NCS boys soccer: Goal in stoppage lifts Cougars over Trojans

By PETER FOURNIER

FOR THE PRESS DEMOCRAT

ROHNERT PARK — Soccer matches aren’t supposed to end on a “buzzer-beating” goal, but that’s pretty much how sophomore Mario Gomez punched Rancho Cotate’s ticket to face Montgomery in the NCS semifinals on Wednesday.

Gomez’s turnaround, no-look shot hit the back of the net in the last seconds of stoppage time in the second half Saturday. Then the referee’s whistle blew almost instantaneously, signaling the end of the match — that quickly — and a 1-0 win for the Cougars over Petaluma in the second round of the North Coast Section Division 1 playoffs.

As those in attendance tried to understand what had just happened, the jubilation and pandemonium on Rancho’s side was apparent, as the bench stormed toward Gomez on the sideline, piling on top of him to celebrate the unbelievable and exhilarating game-winner which he essentially kicked with a prayer.

“I just saw it go toward the net,” he said. “I didn’t know if it was going to go into the net or not. Just hope for the best, and it happened.”
It’s not as if Gomez hadn’t had his chances throughout the match. “I was trying, trying and trying,” he said. The effort was apparent. He had several shots on goal that were either saved, went wide or sailed just over the crossbar, but when his final shot went in the net, he was relieved.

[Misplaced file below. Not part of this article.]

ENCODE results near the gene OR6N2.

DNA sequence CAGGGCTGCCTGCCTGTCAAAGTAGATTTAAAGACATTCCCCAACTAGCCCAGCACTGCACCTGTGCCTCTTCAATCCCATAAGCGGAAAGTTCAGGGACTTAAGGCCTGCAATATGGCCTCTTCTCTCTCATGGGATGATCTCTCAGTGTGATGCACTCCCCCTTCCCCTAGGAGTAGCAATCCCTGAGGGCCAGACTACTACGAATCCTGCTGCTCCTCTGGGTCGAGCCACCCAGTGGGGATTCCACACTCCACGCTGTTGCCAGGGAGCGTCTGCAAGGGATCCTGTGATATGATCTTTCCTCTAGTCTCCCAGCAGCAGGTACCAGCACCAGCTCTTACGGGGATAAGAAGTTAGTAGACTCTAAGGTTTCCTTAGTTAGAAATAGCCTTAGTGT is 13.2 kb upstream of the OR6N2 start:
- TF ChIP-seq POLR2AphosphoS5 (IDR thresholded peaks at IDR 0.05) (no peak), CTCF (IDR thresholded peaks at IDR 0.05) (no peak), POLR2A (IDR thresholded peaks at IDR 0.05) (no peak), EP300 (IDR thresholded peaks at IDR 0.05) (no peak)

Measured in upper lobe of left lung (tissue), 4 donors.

“When that ball went down, and that volley and that beautiful shot right on the whistle, that was just icing,” Cougars coach Eamon Kelly said, adding “I’ve never seen — in high school soccer — a classic finish like that.”

On the other side of the pitch, there was disbelief, anger and heartbreak. A Petaluma assistant coach confronted the head referee — who left before being given a chance to comment on the quick whistle — at midfield after the match was finished.

Trojans head coach Greg Lamansky said he has never seen a match end without the ball in play, which it was not — it was in the back of the net, but he didn’t want to blame the quick call for the final result. Lamansky said the head referee “has no explanation” on the quick goal.

“Even if there was seconds, that didn’t make a difference,” Lamansky said. “That wouldn’t have made a difference in the outcome. Even if they just had it kicked in.”

The match had been a physical contest for the 80 minutes, with both teams sharing possession for most of the first half and the Cougars slowly taking control of possession and increasing their attack on the Petaluma goal in the second.

Kelly said his team was flustered in the first half adjusting to Petaluma’s physical play.

“Our boys weren’t ready for such a physical match, and I think it got in their head, but once they settled down, and once we talked to them at halftime. … I think we took control in the second half,” he said.

Kelly couldn’t complain about the ending. “I didn’t want any more time because I knew this team was capable of coming back,” he said. “I thought, even if we did go into overtime, we were starting to take control of the game in the second half, so I knew as long as they didn’t put one in, we had the best chance in overtime.”